water. '

It is ufed both for -drinking and

bathing; and ulcers, tumours, fcro-

N 2 phulous,



268 Medicinal Virtues

phulous, and other difeafes of the
fkin, are fuccefsfully warned with it.
The mud is alfo made ufe of.

S W A D L I N G B A R, hi the COUHty of

Cavern, Ireland.

The water is fometimes tranfpa-
rent and colourlefs; at other times
fomewhat whitifh.

' It has a ftrong fulphureous fmell,
which it retains long in bottles well
corked. It tinge's filver of a blackifh
or copperiih colour.

The well is commonly covered
with a whitifh or blueifh fcum; and
depofits a mud which burns, on a red
hot iron, with a blue name.

It contains natron, together with a
little vitriolated magnefia and earth.

S w A N s e y, in Glamor ganflnre,
North Wales.

It is impregnated with vitriolated

iron,



of Mineral Waters . 269

iron, of which a gallon yields thirty-



* two grains.



Dr. Rutty fufpecls it to contain
copper.

Taken inwardly it is alfo faid to
ftop purgings; applied outwardly it
flops bleeding.

Sydenha m, in Kent, near London,

The water is fomewhat bitterifh to
the tafte.

It is purgative, and of the nature
of Epfom water, but only about half
the ftrength of it.

Tarleton, eight miles from Pref-
ton, in Lancafhire.

This is a chalybeate water, and drunk

to the quantity of three or four pints

proves purgative. In its virtues it feems

to refemble the Scarborough water.

N 3 It



2jQ Medicinal Virtues

It has a fomewhat fulphureous ffriell
when iirfl drawn.

Tewkesbury, in Gloi/cejlerfiire.

It is a purging water, of the nature
of thofe of Aclon, Pancrasj and Ep-
fom.

There are two other fprings of the
fame kind in the neighbourhood ; one
of them is in Walton grounds*, the
other in Teddington grounds.

.Thetford, in the county of
Norfolk.

This is a chalybeate and acidulous
water, and contains alfo natron.

It operates by urine, and alfo gently
by flool.

It is recommended in pains of the
ftomach and bowels ; in lofs of appe-
tite; in relaxed irate of the fibres ; in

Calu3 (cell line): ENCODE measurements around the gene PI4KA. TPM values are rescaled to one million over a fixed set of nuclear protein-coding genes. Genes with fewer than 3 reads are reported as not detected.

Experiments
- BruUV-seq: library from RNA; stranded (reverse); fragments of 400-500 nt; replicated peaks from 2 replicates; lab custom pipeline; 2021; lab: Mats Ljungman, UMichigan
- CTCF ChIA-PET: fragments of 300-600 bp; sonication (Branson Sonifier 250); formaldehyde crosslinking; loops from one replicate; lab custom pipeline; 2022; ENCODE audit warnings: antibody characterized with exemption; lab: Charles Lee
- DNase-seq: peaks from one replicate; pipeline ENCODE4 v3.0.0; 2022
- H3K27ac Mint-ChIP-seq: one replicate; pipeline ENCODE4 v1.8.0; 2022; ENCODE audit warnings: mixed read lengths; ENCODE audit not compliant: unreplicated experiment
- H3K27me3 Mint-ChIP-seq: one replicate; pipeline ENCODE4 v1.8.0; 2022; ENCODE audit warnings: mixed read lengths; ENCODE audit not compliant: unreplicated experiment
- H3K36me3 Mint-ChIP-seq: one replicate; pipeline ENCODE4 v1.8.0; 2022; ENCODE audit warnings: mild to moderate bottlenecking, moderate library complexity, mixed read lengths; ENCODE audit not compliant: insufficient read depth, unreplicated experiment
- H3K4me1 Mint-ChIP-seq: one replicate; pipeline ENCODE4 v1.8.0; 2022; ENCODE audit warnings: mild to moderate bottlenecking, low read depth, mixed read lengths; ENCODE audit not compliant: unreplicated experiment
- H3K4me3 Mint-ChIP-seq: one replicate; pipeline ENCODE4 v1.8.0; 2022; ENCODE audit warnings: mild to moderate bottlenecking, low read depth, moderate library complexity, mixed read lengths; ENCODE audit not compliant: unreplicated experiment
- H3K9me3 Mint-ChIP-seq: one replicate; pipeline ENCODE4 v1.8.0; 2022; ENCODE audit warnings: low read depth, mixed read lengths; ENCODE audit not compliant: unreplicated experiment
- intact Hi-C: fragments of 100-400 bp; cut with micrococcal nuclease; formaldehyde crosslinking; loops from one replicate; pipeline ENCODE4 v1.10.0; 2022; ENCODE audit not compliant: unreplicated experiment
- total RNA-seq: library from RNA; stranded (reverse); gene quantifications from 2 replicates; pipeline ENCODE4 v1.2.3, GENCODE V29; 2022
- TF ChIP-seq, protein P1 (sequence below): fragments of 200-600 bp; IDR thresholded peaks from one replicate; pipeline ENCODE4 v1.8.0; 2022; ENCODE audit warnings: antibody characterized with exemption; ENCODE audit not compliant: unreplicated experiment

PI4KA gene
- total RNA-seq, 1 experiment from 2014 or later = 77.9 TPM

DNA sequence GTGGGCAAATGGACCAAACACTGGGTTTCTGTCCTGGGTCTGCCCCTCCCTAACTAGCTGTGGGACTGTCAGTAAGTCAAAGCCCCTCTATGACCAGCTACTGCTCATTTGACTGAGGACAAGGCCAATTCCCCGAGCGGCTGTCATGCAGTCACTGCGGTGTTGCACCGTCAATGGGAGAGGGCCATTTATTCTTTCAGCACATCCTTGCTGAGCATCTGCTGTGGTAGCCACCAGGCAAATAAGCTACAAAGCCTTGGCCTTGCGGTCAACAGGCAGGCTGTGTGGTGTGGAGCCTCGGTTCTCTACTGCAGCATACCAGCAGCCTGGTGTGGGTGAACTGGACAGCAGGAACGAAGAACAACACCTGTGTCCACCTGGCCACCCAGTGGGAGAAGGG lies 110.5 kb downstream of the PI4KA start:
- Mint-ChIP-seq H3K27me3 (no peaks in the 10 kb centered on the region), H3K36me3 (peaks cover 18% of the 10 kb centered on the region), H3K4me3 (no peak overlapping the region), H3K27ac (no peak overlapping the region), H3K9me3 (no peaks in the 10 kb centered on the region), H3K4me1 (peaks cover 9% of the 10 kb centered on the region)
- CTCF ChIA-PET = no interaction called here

* See Walton.

hyfteric



of ' ^ Tin a -al Waters . 271

hyfteric diforders - } and in beginning
consumptions.

Thoroton, near Newark upon'
T/ 'enty Nottinghamshire.

It is a chalybeate laxative water,
refembling that of Orjion.

Thursk, in the North Riding of
Yorkjhirt*

It is a briik, fparkling, chalybeate
water, and is alfo purgative and diu-
retic. It refembles the Scarborough
and Cheltenham waters.

Tibshelf, in Derbyfiire.

This is a fine clear chalybeate -, and
when poured from one 'glafs to an-
other, fparkles like the Spa water,
which it refembles in virtues.

N4 Til-



2J2 Medicinal Virtues

Tilbury. The Spring which affords
this water is jituated near a farm-
houfe at JVeJl -Til bury, near c Tilbury-
Fort, in EJ/'ex.

This water is not quite limpid at
the well, but is fomewhat ftraw-co-
loured.

It is foft and fmooth to the tafte ;
though after being agitated in the
mouth, it leaves a fmall degree of
roughnefs on the tongue.

It throws up a fcum variegated
with feveral colours, which feels
greafy, and effervefces with vitriolic
acid.

It mixes fmooth with milk, but
curdles with foap. When boiled it
turns milky ? a fourth part of moun-
tain wine fines it immediately, and
all acids do the fame.

A gallon of the water contains 37

grains



of Mineral Waters* 273

grains of chalk, 49 of true nitre, 82
of lea fait, and 1 1 of natron.

It operates chiefly by urine, though
it is alio fomewhat purgative ; and iiir-
creafes perfpiration.

It is in efleem for removing glan-
dular obftructions ; it is good in bloody
fluxes, purgings, and the like ; in dis-
orders of the flomach arifing from
acidity ; in the gravel; fluor albus;
and immoderate flux of the menfes.

As a diuretic it is good in dropflcal
complaints.

It gently warms the flomach,
ftrengthens the appetite, and pro-
motes digeftion ; it is alfo of fer-
vice in lownefs of fpirits. From its
efficacy in removing obftructions of
the glands, it is recommended in fcur-
vies and cutaneous difeafes; and its
virtues in thefe complaints feem to
be confirmed by the tingling which
it occafions in the ikin.

The dofe is ufualiy a quart in a day. '

N 5 Tober



274 Medicinal Virtues

Tober Bony, in Ireland.

This fpring is fituated about four
miles north of Dublin.

The water is fweet, and foon la-
thers with foap.

Before rain and wind it yields a fe-
tid fmell. Its -fediment, when placed
on hot iron, turns black and fcetid.

It contains an alkaline fait, toge-
ther with a calcareous earth, and an
oily or bituminous matter.

Its virtues a~e fimilar to thofe of the
^Tilbury water, but in a lefs degree.

T o N s T e i n, in the Bifioprick of
Cologne^ Germojiy.

This is among the moil noted wa-
ters of Germany.

The wafer has a brifk fubacid tafte
at the fountain, which is lofl by ex-
pofure to the air.



of Mineral Wi iters . 275

It is clear and limpid when taken
up from the well, but becomes turbid
by {landing -, owing to the lofs of its